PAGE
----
Seismographs detect earthquakes ranging from small to extensive shakings that cause minor to major damages. Damage can be overwhelming. One other such example besides the Haitian quake was an earthquake that hit the City of Lisbon in 1976 causing an estimated death toll of 600,000 people. At that time, it was realized that seismic energy caused damage by igniting a series of other destructive elements such as fires due to gas and electricity, collapsing buildings and other forms of destructions making it difficult to fight the conflagrations. Research reports and historical data indicate that seismic activities were usually restricted to specific lines of faults and not just randomly. The faults responsible for a number of shakes are illustrated in the fig. 4 below.
Neotectonic map of the Northern Caribbean plate.
Fig. 4. Showing a neotectonic map of the Northern Caribbean plate.
The scope of property damage of the Haitian quake placed a number of properties at the potential risk to destruction due to the fact that Haitian buildings and other structures have not integrated any earthquake resistance techniques into the structures (Mora, S. 2010). Thus, the vulnerability of the structures such as bridges, buildings, tunnels, utility lines and other essentials were susceptible to instant destruction upon the incident seismic wave. In addition to that, fatalities from earthquakes are huge at times. Typically, the Haitian earthquake is estimated to have caused close to 250,000 fatalities despite some discrepancies in estimating the fatalities.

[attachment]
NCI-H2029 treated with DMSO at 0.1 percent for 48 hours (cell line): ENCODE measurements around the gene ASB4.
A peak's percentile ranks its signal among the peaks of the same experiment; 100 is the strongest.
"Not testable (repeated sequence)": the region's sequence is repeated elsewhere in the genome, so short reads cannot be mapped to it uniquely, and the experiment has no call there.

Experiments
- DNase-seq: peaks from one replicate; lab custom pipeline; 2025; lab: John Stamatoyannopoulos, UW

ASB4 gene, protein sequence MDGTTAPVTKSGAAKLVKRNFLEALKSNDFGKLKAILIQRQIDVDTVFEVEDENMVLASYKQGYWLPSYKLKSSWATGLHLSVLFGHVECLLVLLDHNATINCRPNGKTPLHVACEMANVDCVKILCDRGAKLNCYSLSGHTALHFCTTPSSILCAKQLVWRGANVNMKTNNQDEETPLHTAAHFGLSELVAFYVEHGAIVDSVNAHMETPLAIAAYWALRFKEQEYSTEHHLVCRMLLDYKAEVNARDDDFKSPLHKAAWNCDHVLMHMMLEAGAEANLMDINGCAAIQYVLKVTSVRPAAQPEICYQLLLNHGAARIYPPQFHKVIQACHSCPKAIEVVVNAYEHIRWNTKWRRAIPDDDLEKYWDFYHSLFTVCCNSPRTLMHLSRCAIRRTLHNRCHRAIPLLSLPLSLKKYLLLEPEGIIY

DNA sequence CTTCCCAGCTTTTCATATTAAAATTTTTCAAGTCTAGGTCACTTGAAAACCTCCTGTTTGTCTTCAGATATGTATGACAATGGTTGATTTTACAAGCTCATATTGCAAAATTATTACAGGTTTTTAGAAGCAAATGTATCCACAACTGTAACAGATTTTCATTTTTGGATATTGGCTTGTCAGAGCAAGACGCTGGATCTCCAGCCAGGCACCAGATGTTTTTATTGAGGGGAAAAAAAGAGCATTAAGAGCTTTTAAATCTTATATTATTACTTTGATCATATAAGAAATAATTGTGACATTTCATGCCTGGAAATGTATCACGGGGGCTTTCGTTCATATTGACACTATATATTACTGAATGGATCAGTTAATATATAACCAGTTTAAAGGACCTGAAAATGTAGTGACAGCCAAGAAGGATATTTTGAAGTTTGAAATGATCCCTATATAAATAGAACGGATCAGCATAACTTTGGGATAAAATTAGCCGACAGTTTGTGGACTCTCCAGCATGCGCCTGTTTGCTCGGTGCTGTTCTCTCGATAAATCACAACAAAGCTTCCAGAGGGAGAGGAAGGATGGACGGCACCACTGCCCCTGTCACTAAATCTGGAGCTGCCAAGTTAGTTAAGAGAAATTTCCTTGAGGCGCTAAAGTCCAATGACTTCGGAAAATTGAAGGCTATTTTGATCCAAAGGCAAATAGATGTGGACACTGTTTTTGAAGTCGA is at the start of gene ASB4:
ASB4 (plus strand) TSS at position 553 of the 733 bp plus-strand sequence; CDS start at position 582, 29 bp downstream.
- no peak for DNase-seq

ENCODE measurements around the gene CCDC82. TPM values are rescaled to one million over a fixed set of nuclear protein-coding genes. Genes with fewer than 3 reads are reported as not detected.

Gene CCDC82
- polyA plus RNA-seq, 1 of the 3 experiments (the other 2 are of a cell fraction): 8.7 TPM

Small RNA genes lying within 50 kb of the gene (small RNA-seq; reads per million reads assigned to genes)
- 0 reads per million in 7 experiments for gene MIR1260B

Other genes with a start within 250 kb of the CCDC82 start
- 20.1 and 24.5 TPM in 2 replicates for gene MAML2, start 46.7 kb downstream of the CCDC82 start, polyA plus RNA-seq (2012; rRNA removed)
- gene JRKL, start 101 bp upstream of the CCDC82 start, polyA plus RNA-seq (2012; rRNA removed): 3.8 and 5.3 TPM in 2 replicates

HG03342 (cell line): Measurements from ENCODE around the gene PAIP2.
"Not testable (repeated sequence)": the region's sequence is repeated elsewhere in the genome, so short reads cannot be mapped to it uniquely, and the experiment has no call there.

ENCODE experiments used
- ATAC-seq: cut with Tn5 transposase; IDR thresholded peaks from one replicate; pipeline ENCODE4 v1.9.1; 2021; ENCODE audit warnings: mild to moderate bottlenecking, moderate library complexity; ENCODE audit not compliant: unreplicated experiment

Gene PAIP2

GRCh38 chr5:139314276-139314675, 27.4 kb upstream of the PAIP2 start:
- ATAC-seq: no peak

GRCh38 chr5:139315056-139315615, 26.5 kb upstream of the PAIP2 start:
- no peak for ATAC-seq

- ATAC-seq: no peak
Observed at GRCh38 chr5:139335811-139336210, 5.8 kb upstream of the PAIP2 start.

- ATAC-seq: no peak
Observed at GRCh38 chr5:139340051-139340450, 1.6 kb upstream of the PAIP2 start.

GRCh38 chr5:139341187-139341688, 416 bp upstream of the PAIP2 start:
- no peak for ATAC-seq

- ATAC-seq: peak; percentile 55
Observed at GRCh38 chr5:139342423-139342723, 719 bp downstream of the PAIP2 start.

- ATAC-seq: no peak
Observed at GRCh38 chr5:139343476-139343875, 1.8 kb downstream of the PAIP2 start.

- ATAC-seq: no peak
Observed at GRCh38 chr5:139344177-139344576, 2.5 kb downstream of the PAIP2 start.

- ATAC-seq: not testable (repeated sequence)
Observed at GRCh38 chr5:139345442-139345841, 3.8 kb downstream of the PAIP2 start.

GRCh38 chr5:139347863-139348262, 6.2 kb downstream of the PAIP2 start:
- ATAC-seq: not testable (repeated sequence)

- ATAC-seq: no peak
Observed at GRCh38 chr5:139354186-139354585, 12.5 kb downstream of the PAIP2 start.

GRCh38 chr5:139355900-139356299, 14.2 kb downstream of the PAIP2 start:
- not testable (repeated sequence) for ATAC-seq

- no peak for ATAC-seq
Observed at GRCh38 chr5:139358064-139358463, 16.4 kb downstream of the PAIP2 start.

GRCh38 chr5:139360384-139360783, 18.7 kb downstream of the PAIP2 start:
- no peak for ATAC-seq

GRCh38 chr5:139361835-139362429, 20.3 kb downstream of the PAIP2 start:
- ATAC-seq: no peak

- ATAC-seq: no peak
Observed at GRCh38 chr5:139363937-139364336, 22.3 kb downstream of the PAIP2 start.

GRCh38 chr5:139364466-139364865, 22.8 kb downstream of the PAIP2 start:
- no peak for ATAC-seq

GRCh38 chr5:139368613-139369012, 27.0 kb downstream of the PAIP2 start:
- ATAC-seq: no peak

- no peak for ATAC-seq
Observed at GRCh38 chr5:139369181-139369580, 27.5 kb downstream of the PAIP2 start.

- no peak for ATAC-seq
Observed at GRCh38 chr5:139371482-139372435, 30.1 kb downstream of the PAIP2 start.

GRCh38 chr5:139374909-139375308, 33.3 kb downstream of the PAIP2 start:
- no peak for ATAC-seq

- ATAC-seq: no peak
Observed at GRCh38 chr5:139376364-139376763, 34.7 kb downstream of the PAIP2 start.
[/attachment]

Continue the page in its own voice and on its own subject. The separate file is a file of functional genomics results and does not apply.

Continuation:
Characteristically, the Haitian earthquake and related hazards and risks with a comeback probability are typically due to tectonic seismic activities along the North American plates and the Caribbean recur with varying intensity for the last 400 years they have been experienced. Probability indicates a future recurrence of earthquakes due to the characterizing movements with equally associated hazards and other potential risks (Mora, S. 2010).
Theoretically and in practice, Haiti lies on the Greater Antilles located on a tectonic plate that forms a boundary between the North-American plate and the Northern Caribbean edge a region susceptible to earthquake hazards and associated risks as illustrated on the Fig. 6 below.